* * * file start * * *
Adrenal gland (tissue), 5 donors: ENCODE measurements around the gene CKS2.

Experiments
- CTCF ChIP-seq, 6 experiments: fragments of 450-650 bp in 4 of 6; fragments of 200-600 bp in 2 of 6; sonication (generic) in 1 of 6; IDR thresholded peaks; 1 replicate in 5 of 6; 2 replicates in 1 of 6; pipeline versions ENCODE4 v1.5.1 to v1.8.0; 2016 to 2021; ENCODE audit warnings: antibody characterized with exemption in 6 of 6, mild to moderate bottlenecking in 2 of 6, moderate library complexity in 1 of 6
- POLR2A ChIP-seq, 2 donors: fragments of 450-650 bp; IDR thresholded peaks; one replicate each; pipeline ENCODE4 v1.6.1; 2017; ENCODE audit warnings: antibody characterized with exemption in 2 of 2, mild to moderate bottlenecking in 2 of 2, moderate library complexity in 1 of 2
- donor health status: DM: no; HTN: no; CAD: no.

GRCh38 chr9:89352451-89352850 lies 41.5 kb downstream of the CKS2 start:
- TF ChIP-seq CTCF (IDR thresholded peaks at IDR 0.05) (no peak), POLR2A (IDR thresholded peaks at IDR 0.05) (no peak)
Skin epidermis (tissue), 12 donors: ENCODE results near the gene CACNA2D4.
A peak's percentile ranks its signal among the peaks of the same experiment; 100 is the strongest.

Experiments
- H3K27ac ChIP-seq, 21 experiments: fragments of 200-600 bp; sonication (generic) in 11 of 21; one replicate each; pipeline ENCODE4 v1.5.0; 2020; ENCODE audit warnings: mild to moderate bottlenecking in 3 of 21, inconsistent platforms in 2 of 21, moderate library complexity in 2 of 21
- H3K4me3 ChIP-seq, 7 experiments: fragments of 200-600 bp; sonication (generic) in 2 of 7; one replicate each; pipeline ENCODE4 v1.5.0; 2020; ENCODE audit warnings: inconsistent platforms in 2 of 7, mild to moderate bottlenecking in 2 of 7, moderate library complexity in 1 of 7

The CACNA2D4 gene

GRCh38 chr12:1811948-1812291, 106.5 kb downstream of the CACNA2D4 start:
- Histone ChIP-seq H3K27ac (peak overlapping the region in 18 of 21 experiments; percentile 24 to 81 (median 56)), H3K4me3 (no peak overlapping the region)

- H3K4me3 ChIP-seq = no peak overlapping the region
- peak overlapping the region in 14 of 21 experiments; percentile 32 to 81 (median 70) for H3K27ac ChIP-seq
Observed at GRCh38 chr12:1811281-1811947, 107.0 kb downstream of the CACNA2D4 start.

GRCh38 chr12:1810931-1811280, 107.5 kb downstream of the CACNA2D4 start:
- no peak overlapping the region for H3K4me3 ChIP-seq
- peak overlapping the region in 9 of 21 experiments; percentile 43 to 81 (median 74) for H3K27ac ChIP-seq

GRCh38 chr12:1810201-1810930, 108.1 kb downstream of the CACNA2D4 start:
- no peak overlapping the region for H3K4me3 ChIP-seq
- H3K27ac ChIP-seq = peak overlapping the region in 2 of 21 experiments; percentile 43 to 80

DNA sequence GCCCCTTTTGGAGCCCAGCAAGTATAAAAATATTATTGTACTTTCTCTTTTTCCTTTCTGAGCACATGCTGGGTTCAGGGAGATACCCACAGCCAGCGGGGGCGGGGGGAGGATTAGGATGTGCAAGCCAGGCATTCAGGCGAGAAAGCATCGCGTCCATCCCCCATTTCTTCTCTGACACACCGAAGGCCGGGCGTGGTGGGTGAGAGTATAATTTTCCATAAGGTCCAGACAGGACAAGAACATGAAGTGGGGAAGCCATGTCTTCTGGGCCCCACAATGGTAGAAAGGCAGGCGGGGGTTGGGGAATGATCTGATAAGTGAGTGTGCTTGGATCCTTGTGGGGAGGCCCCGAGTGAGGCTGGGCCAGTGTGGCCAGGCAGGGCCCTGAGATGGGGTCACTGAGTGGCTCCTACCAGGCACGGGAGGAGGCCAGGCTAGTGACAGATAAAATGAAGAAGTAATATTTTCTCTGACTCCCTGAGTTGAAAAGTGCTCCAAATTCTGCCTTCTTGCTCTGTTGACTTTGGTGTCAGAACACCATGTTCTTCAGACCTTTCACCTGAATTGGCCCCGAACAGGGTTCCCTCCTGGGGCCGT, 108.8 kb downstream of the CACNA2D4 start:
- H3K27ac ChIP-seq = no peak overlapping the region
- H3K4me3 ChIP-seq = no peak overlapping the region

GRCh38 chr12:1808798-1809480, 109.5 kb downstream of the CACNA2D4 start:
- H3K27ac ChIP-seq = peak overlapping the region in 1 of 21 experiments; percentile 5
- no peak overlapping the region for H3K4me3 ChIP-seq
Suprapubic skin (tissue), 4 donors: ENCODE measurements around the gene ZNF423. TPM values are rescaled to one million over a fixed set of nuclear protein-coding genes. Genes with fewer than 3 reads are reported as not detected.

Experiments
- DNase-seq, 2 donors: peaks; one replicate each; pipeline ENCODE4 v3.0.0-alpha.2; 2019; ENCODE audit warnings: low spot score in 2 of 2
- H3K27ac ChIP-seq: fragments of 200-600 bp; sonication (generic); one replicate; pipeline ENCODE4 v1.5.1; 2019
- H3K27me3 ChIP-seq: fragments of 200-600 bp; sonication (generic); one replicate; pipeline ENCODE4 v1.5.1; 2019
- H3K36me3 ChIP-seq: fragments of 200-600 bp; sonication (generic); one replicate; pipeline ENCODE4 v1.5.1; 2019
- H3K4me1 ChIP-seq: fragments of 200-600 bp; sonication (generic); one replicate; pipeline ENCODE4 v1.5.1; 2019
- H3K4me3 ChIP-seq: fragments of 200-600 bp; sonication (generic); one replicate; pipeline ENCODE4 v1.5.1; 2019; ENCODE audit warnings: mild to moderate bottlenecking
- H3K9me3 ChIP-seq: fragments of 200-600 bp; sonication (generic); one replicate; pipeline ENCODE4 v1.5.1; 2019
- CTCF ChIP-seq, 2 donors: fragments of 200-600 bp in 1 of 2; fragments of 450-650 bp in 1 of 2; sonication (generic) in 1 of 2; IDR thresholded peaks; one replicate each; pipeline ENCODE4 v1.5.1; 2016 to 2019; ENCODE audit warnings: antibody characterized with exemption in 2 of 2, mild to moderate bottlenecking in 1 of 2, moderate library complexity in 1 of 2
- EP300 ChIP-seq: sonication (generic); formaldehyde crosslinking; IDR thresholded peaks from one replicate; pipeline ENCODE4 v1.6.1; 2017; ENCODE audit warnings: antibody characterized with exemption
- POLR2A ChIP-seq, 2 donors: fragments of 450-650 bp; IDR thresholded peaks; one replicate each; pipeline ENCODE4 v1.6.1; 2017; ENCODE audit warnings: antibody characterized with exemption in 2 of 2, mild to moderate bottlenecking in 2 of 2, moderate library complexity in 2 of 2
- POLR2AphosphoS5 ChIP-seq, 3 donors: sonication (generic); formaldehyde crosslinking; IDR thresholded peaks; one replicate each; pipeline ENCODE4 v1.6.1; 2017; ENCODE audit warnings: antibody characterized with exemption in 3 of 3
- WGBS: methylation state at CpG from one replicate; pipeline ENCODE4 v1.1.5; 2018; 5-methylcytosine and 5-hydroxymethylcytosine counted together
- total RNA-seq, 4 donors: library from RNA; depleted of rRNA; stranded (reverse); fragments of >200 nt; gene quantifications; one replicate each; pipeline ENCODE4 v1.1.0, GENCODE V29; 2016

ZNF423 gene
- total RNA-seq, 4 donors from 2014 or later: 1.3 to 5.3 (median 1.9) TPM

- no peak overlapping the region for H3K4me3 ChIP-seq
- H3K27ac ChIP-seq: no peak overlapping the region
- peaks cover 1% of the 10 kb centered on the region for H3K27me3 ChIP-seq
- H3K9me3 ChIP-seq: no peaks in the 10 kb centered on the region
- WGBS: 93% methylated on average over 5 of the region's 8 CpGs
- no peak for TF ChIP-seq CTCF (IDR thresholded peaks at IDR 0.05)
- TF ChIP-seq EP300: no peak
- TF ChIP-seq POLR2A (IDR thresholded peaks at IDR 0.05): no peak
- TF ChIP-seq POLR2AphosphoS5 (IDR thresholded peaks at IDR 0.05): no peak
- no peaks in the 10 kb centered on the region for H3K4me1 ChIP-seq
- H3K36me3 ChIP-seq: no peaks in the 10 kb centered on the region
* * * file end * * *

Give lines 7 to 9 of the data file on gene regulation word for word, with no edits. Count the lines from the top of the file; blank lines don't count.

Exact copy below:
- TF ChIP-seq CTCF (IDR thresholded peaks at IDR 0.05) (no peak), POLR2A (IDR thresholded peaks at IDR 0.05) (no peak)
Skin epidermis (tissue), 12 donors: ENCODE results near the gene CACNA2D4.
A peak's percentile ranks its signal among the peaks of the same experiment; 100 is the strongest.